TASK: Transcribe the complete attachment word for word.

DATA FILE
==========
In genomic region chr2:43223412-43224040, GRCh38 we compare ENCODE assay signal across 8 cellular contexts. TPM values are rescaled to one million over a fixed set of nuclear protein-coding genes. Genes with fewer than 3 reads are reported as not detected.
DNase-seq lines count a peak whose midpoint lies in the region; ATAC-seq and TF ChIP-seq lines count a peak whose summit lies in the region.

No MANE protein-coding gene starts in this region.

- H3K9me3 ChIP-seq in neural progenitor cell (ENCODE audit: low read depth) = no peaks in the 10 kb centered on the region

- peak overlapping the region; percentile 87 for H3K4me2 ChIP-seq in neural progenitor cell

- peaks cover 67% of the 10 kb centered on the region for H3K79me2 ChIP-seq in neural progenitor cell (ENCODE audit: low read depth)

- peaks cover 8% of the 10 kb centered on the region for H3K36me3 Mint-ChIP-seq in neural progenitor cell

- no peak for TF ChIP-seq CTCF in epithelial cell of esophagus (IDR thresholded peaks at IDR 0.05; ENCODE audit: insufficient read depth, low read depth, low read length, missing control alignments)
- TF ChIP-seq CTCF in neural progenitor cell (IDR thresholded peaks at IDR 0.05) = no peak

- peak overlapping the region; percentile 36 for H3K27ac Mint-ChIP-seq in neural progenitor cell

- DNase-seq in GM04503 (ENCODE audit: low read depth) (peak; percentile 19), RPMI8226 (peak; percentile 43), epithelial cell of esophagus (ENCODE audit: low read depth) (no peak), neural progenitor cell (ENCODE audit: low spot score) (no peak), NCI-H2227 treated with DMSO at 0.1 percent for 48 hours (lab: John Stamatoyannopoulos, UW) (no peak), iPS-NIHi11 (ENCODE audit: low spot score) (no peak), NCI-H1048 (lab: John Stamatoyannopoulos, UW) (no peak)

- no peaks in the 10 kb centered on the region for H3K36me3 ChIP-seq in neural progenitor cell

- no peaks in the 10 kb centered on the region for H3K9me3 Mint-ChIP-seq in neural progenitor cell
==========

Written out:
In genomic region chr2:43223412-43224040, GRCh38 we compare ENCODE assay signal across 8 cellular contexts. TPM values are rescaled to one million over a fixed set of nuclear protein-coding genes. Genes with fewer than 3 reads are reported as not detected.
DNase-seq lines count a peak whose midpoint lies in the region; ATAC-seq and TF ChIP-seq lines count a peak whose summit lies in the region.

No MANE protein-coding gene starts in this region.

- H3K9me3 ChIP-seq in neural progenitor cell (ENCODE audit: low read depth) = no peaks in the 10 kb centered on the region

- peak overlapping the region; percentile 87 for H3K4me2 ChIP-seq in neural progenitor cell

- peaks cover 67% of the 10 kb centered on the region for H3K79me2 ChIP-seq in neural progenitor cell (ENCODE audit: low read depth)

- peaks cover 8% of the 10 kb centered on the region for H3K36me3 Mint-ChIP-seq in neural progenitor cell

- no peak for TF ChIP-seq CTCF in epithelial cell of esophagus (IDR thresholded peaks at IDR 0.05; ENCODE audit: insufficient read depth, low read depth, low read length, missing control alignments)
- TF ChIP-seq CTCF in neural progenitor cell (IDR thresholded peaks at IDR 0.05) = no peak

- peak overlapping the region; percentile 36 for H3K27ac Mint-ChIP-seq in neural progenitor cell

- DNase-seq in GM04503 (ENCODE audit: low read depth) (peak; percentile 19), RPMI8226 (peak; percentile 43), epithelial cell of esophagus (ENCODE audit: low read depth) (no peak), neural progenitor cell (ENCODE audit: low spot score) (no peak), NCI-H2227 treated with DMSO at 0.1 percent for 48 hours (lab: John Stamatoyannopoulos, UW) (no peak), iPS-NIHi11 (ENCODE audit: low spot score) (no peak), NCI-H1048 (lab: John Stamatoyannopoulos, UW) (no peak)

- no peaks in the 10 kb centered on the region for H3K36me3 ChIP-seq in neural progenitor cell

- no peaks in the 10 kb centered on the region for H3K9me3 Mint-ChIP-seq in neural progenitor cell